John Sloan

(1871 - 1951)

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John Sloan was born in Lock Haven, Pennsylvania in 1871. Raised in Philadelphia, he left high school in order to help support his family as a designer. In 1892, he joined the staff of the Philadelphia Inquirer as an illustrator. While working for the Inquirer, Sloan met William Glackens, Everett Shinn and George Luks, with whom he enrolled in evening classes at the Pennsylvania Academy. At the Academy he met Robert Henri, who was to become an important friend and mentor to the young Sloan.

In 1904, the group moved to New York City, where Sloan continued to support himself through commercial illustration. When in 1907 the jury for the National Academy exhibition rejected the work of Sloan, Henri, Glackens, Shinn, Luks, Maurice Prendergast, Arthur B, Davies and Ernest Lawson, they decided to band together in an independent exhibition. Known simply as “The Eight” their down-to-earth realism and gritty urban subject matter earned them the sobriquet the “Ash Can School.”   Although initially unpopular with critics, The Eight’s unsympathetic portrayal of working class life was a rebellion against conventional academic subject matter and the first large scale attempt to seek out a truly “American” subject matter.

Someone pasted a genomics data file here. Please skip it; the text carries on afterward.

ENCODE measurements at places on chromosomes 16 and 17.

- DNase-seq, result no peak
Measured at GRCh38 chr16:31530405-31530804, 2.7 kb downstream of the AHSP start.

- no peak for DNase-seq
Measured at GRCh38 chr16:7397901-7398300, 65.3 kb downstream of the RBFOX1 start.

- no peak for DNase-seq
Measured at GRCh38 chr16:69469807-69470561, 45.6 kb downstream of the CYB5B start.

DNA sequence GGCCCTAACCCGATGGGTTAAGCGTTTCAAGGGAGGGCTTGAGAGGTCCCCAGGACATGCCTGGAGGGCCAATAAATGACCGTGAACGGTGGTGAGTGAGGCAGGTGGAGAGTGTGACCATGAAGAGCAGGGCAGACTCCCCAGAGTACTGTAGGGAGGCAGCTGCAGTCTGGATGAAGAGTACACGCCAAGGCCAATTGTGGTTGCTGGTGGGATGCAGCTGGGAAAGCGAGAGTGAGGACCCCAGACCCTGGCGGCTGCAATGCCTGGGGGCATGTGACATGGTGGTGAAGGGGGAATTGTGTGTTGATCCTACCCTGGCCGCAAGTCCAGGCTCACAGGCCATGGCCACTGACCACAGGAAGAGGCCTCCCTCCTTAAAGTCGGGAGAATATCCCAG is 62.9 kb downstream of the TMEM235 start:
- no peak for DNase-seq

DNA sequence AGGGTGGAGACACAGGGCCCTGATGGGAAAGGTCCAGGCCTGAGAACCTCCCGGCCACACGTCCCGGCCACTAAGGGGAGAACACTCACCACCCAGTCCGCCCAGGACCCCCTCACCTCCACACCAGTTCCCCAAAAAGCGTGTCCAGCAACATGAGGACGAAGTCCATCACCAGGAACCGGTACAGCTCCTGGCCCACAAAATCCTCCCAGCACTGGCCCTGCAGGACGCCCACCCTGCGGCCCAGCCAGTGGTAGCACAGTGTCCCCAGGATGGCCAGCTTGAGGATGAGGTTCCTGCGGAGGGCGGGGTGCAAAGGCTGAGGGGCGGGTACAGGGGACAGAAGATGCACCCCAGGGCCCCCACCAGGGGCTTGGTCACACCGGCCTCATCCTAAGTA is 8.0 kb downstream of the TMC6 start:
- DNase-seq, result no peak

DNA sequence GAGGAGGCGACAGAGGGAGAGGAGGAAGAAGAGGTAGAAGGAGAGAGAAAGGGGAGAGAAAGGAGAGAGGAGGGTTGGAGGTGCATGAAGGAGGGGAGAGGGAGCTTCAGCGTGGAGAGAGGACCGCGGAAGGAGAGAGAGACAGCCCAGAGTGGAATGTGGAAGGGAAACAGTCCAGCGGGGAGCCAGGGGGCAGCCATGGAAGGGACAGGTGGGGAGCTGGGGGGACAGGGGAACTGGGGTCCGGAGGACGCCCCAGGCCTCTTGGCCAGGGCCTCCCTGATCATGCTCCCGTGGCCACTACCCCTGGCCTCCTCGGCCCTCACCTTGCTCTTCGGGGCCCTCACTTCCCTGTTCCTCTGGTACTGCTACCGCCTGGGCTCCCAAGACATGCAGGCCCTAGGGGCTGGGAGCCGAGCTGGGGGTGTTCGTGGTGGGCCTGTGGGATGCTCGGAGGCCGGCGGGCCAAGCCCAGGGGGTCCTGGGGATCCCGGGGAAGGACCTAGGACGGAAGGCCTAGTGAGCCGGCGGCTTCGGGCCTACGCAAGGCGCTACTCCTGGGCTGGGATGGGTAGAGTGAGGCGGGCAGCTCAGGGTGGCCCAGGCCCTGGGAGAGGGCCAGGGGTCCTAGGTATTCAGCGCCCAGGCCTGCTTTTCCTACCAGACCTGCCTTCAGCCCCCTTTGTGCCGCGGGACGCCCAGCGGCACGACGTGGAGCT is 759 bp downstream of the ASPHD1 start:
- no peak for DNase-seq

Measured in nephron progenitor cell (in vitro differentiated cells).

In 1910, Sloan showed in the Exhibition of Independent Artists, which he also helped organize together with Henri. Although this show caused a critical sensation, it was nothing in comparison to the historical Armory Show of 1913 in which Sloan also participated. The period immediately following the Armory Show was a time of critical development for Sloan’s painting. During this time he became increasingly aware of the social content of his work, as well as his attachment to local scenes and types.

In 1919, on the advice of Henri, Sloan began visiting Santa Fe on a regular basis. Although it consisted of less than 6,000 residents at the time, Santa Fe became a second home to the Sloan and his wife Dolly. In many ways, life in the Southwest had a similar effect on Sloan as New York had upon his arrival there fifteen years before. Sloan was invigorated by the fresh sights and bustling cultural activity, both of his fellow artists and the native residents.